[personal profile] drownedinlight
 
But, gradually, Tabitha began to set down all that had happened to her over the past day.

“It makes me wonder,” she wrote, “what my life will be life from now on. If I will be constantly scared or anxious or if I will be ready to face these immortality seekers when they come for me. Because the way Klaus and Weisz make it sound these people will come for me.”  Tabitha leaned back in the chair and stared at her words, more wonderings coming to her head.

“Can I trust them?” she thought. “What if I am completely on the wrong side of things? What if these people that they say I need to fight are not so bad after all? What if I can’t be the Great Magician?”

“Tabitha!” Weisz called. Tabitha took her journal from the typewriter, and converted it back into a little brick, because she pushed both back into the pockets of her coat.

“Yes!” she called back, stepping out into the hall. Weisz appeared at the end of the hall, waving at her.

“Come, Inoue is here, and she’s going to take you and I back to your home.” Tabitha followed him down the hall, adjusting her coat as she went to make the typewriter shift against her chest. Weisz let her down into a receiving hall where a Japanese woman stood waiting with Klaus. “Tabitha, this is Inoue Hotaru. She’s the best transporter in the world. Inoue, this is Walls Tabitha, the Great Magician.” Hotaru Inoue bowed to her and Tabitha replied with the same motion, making Inoue give a slight smile.

The woman offered out her hand which Tabitha took, while Weisz accepted her other one.

“Close your eyes and picture your home,” Inoue instructed. Tabitha breathed in and closed her eyes, picturing her home in the suburbs, on the only hill there. She pictured walking up the small slope and arriving at the front door. The drooping red gutters came to mind, that happened during the last hail storm, as well as the white primer around the edges of the garage door because her father had fired the painters doing the job, because he did not like their service, and did not repaint them himself, like he said he would. There were three cars, one each for her father, step-mother, and older step brother. Her step-sister had a scooter, and her younger brother always leaned his bike up against the house instead of putting it in the garage.

A breeze blew across her face, and when Tabitha opened her eyes, she stood in front of her house, the sky still dark.


Chapter Five: At Home and at School

“You did very well,” Inoue said, bowing to her again.

“Thank you,” Tabitha replied bowing back. Inoue smiled and turned back to Weisz saying,
 
“I must go, but you know how to reach me.”
 
“Of course, thank you,” Weisz said. Inoue disappeared, though not through a puff of smoke or some other trick, which Tabitha had been expecting. She simply was not there one moment, when she had been the moment before. “Do you want me to go in with you?” Weisz asked.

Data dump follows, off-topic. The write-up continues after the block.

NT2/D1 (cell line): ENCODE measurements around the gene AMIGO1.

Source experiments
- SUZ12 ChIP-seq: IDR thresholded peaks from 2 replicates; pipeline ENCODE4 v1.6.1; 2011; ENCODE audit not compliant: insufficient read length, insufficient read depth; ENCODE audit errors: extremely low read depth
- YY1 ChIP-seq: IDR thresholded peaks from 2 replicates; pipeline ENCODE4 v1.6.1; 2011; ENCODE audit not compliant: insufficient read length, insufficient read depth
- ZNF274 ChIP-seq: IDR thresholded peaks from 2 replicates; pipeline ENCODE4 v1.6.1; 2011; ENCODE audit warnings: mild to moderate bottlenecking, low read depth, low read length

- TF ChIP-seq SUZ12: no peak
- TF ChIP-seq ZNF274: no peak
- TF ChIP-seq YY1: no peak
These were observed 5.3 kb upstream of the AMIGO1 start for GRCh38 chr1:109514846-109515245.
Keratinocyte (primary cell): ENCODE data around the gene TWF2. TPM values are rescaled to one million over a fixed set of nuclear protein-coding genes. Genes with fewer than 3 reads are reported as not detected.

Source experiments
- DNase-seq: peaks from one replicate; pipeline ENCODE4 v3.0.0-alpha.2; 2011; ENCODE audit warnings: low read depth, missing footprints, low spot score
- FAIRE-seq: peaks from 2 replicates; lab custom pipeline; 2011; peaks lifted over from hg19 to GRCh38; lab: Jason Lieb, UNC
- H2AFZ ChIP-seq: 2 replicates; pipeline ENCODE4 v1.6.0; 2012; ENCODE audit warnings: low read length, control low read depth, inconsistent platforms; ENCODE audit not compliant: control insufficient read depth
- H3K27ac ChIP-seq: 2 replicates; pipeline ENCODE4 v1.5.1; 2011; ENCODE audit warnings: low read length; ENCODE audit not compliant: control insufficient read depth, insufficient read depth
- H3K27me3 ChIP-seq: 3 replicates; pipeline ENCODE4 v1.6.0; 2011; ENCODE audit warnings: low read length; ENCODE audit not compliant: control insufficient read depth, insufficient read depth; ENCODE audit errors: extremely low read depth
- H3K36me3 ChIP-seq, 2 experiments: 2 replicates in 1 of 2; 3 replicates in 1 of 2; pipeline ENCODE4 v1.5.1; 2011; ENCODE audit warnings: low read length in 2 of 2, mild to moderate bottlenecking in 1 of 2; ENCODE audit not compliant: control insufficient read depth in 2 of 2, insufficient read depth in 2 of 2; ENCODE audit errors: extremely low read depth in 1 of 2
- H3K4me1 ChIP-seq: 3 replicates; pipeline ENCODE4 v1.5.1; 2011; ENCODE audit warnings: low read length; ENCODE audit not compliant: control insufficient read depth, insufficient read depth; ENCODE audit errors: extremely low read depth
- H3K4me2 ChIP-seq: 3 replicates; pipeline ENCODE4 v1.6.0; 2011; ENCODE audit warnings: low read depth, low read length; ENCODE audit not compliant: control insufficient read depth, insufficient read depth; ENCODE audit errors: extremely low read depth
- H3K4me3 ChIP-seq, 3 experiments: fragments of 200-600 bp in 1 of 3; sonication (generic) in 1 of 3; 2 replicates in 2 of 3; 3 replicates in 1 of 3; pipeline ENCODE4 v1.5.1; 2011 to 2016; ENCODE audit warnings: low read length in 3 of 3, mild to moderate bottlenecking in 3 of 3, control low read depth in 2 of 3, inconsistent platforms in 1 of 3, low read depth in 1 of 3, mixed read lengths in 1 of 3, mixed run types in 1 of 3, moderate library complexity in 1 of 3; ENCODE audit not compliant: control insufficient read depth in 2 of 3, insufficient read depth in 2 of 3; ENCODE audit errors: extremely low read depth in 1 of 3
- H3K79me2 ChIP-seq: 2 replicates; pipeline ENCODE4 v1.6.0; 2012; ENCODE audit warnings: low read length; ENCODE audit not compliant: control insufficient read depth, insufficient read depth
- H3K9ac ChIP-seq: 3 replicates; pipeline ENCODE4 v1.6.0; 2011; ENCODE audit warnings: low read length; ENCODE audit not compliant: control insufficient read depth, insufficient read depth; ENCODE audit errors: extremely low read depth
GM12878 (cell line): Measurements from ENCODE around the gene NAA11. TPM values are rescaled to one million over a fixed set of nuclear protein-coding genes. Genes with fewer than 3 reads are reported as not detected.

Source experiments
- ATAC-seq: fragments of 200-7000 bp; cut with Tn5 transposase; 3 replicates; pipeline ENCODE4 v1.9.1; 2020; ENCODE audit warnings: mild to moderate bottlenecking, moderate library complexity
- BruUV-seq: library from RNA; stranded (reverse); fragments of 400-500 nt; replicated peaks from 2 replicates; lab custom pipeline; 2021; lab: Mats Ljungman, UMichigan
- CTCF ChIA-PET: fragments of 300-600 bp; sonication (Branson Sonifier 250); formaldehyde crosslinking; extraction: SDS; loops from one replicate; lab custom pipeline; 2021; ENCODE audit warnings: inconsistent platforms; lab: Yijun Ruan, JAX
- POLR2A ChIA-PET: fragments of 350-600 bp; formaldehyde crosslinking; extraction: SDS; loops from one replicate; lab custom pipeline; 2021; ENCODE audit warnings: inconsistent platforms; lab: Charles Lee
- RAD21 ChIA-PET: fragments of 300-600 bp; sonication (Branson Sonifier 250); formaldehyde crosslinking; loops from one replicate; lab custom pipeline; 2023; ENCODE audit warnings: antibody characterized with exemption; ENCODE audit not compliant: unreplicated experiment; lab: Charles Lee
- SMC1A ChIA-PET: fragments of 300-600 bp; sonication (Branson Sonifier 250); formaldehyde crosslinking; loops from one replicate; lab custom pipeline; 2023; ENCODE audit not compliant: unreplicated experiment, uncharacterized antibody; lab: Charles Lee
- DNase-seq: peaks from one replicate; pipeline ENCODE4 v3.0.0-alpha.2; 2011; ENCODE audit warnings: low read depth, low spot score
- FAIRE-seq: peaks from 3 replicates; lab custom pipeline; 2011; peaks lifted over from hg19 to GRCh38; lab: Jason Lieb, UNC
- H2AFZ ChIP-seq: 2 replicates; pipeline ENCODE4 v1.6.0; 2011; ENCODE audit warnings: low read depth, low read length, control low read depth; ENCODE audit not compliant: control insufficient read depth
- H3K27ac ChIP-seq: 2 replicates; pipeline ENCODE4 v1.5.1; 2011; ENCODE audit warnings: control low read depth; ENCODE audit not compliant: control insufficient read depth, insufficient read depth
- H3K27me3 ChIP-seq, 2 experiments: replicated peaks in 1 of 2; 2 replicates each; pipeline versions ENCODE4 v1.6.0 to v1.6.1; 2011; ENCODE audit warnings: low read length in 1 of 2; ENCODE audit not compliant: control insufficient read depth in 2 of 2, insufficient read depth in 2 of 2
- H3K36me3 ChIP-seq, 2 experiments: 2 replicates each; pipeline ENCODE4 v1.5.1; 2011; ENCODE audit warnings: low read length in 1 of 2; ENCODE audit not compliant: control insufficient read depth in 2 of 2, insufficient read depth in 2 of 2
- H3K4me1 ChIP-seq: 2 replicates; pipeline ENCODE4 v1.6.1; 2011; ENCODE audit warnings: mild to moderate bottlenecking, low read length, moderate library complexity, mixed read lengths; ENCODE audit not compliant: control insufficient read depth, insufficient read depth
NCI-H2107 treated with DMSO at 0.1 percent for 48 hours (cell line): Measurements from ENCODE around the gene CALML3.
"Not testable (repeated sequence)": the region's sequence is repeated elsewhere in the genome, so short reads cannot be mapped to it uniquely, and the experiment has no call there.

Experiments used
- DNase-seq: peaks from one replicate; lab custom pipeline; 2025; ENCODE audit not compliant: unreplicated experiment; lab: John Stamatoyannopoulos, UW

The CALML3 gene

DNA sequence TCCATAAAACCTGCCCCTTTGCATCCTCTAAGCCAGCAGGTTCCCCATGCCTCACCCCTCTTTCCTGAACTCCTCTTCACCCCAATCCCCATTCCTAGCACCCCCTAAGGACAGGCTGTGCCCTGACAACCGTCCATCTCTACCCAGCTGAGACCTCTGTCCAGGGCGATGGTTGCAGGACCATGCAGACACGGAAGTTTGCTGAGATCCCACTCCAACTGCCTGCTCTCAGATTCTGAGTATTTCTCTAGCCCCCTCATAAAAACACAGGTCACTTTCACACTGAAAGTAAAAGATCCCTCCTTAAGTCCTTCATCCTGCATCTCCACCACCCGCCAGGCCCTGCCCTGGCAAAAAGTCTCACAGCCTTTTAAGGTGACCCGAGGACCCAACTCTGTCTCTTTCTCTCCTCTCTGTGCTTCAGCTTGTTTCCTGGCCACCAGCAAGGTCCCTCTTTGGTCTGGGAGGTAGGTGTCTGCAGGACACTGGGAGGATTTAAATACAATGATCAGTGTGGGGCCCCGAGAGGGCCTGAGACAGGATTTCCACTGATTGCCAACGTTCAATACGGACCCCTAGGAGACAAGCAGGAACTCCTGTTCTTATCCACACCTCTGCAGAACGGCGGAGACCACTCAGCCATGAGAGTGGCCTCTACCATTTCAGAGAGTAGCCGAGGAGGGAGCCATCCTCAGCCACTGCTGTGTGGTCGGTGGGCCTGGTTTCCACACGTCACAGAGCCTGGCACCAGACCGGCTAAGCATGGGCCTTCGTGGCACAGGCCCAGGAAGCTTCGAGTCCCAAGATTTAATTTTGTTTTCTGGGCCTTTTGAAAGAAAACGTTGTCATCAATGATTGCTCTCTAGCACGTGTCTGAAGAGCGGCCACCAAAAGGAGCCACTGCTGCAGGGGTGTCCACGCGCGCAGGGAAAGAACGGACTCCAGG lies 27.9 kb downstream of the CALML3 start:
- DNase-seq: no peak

“That’ll go over well,” Tabitha remarked, turning to look at her house.
 
“You have so little faith in your family,” Weisz said.
 
“They don’t have much faith in me either, or a lot of understanding for that matter.”
 
“Magical children are never very well understood,” Weisz said. “But that is not say many parents have not tried.”
 
“What did you parents say when they found out that you were a magician?” Tabitha asked. Weisz flushed. “They never knew did they?”
 
“They were Orthodox Jews,” Weisz said. “I wasn’t sure how to explain to them that I would far out live them and make magic happen. Is your family particularly religious?”
 
“They’re orthodox something,” Tabitha replied. “I’m just not sure it relates to religion. I’d better go. It’s already…” Tabitha flicked open her watch pendant. “It’s five in the morning. My dad’ll be getting up soon.”
 
“I won’t keep you then, but I will be in contact soon,” Weisz promised. “We will need to work out times for you to study with me and of course, I will be watching over you.” Tabitha waved to him as she walked up the steps of her drive to her front door, quietly punching in the code on the lock, unlocking the door to enter the house. She quietly pushed the door into its frame, releasing the handle only then for a quiet click.
The house was the one she had grown up in, and it had been around since the thirties or forties, or maybe earlier. After her mother died her father renovated it as a grieving process; by the time he was finished with it a year later, it had all new insulation, a central heating and cooling system, modern appliances, and everything else he could think of to make it better. The grieving had evidently worked so well, that by the end of that same year; he also had a new girlfriend, Carol, who would eventually become her step mother.
 
Tabitha had hoped and prayed that Carol and her father would not last as a couple, and then her father won nearly half a million dollars playing the lottery. It was not as much as he could have won, but combined with a great house that had a ton of bedrooms, her father’s steady job, and the money left over from her mother’s life insurance policy, her dad had probably seemed worth any problems they might have had in their relationship. They got married soon after the lotto draw.
 
Her younger sister, Hope, had actually been too young to remember much of their mother, but Tabitha did. For some reason, Carol never made that great of an impression on Tabitha as a mother. She felt more like an aunt over staying her welcome, but Tabitha listened to, respected and obeyed her as much as she could. Carol was helpful in some cases, sometimes a bridge between her and her father. But Carol sensed their tense relationship and out of her own two kids, Hope, and Mikey who came shortly after the marriage, Tabitha tended to come last in Carol’s books.